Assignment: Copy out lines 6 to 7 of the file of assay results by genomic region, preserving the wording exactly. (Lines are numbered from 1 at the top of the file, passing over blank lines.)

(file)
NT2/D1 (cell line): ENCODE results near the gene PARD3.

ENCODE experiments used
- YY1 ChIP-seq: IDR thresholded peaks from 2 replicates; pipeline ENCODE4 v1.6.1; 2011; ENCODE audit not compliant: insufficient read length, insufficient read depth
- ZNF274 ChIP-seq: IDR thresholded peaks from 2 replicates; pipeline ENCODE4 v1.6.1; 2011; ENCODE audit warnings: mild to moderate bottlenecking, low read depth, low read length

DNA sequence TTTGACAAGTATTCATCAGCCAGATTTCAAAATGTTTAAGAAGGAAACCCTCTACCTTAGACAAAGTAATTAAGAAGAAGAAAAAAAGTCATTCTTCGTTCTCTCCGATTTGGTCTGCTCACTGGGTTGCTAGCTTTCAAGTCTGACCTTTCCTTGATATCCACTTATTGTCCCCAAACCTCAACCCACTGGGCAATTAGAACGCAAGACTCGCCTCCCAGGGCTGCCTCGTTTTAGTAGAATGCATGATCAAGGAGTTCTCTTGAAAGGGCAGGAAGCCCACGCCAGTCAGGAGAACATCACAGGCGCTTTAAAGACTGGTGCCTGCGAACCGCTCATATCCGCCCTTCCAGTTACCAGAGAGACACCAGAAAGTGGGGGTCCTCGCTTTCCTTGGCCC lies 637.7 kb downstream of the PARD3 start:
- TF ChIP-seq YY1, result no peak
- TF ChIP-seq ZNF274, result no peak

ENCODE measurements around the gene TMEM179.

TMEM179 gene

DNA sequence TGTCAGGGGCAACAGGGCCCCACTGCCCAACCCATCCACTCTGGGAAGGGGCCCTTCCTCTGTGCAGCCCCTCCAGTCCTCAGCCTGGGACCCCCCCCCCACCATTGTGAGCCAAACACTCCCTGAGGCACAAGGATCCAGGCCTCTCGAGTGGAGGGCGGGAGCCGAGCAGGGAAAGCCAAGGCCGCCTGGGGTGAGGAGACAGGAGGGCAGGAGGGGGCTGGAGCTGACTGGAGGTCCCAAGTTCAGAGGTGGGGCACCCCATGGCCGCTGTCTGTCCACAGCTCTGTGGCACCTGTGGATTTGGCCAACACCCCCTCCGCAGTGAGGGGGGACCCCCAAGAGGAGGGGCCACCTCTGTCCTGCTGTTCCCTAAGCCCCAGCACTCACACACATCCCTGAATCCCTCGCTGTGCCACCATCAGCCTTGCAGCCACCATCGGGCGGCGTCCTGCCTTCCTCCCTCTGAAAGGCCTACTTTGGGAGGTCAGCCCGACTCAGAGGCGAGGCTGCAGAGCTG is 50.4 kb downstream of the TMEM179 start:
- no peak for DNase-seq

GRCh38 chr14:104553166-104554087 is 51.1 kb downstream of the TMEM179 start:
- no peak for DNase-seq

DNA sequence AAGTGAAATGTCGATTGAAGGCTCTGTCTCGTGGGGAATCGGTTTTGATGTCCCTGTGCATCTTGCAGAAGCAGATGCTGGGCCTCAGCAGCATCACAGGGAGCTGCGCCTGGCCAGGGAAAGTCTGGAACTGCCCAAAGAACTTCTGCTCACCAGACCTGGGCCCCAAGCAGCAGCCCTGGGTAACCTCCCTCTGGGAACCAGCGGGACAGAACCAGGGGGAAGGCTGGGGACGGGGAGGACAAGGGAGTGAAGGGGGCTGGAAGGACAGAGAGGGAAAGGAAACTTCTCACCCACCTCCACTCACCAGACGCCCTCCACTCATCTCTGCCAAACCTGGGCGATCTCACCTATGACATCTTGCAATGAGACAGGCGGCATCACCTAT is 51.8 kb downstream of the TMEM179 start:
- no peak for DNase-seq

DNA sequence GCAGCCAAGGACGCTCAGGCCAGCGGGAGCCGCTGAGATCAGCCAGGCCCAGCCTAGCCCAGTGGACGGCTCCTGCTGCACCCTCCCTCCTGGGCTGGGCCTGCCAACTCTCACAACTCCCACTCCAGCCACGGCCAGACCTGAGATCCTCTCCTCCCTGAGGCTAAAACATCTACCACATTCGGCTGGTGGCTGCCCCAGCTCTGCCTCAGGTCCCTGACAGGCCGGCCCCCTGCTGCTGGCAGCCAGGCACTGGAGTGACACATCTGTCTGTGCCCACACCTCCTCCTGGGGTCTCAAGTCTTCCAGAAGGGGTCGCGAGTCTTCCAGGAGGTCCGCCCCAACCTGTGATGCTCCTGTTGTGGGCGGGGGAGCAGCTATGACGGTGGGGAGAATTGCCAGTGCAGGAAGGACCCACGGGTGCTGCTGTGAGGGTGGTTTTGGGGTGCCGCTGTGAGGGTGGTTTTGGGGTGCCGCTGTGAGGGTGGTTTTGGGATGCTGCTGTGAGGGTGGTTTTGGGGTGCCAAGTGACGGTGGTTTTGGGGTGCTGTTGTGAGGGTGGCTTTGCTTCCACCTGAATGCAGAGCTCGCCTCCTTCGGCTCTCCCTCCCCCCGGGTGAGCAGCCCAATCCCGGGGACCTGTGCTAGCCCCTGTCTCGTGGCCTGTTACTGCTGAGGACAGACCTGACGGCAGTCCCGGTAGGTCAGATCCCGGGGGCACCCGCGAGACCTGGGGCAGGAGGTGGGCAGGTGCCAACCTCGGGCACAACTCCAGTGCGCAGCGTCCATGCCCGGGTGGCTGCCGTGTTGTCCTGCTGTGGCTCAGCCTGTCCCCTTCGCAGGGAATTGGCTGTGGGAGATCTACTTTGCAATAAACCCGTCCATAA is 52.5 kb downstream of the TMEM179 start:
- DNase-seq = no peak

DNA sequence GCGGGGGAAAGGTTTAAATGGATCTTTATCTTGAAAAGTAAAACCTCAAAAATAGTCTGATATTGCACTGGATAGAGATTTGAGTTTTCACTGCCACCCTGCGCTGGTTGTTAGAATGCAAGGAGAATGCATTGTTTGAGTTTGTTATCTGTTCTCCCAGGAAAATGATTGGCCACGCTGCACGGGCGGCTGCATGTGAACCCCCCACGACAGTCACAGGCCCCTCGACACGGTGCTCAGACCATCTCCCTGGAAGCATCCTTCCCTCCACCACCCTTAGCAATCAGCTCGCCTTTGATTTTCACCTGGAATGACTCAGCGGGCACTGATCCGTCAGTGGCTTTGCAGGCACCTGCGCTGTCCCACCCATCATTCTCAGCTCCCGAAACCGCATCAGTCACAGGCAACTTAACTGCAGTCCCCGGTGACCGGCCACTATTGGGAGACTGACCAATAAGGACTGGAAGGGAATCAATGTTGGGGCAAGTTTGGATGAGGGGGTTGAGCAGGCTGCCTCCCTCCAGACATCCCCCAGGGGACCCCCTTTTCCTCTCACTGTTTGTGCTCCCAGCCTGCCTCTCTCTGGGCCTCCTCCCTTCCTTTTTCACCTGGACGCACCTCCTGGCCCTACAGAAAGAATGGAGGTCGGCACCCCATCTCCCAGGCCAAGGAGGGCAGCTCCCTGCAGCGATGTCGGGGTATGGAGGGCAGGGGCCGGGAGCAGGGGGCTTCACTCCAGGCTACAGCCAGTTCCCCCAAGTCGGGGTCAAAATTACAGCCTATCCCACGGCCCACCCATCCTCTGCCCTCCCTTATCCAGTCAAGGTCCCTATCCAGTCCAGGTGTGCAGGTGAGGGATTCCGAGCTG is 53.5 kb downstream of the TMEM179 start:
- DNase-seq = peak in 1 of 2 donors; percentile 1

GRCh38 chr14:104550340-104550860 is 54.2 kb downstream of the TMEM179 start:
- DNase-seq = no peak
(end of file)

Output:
- TF ChIP-seq YY1, result no peak
- TF ChIP-seq ZNF274, result no peak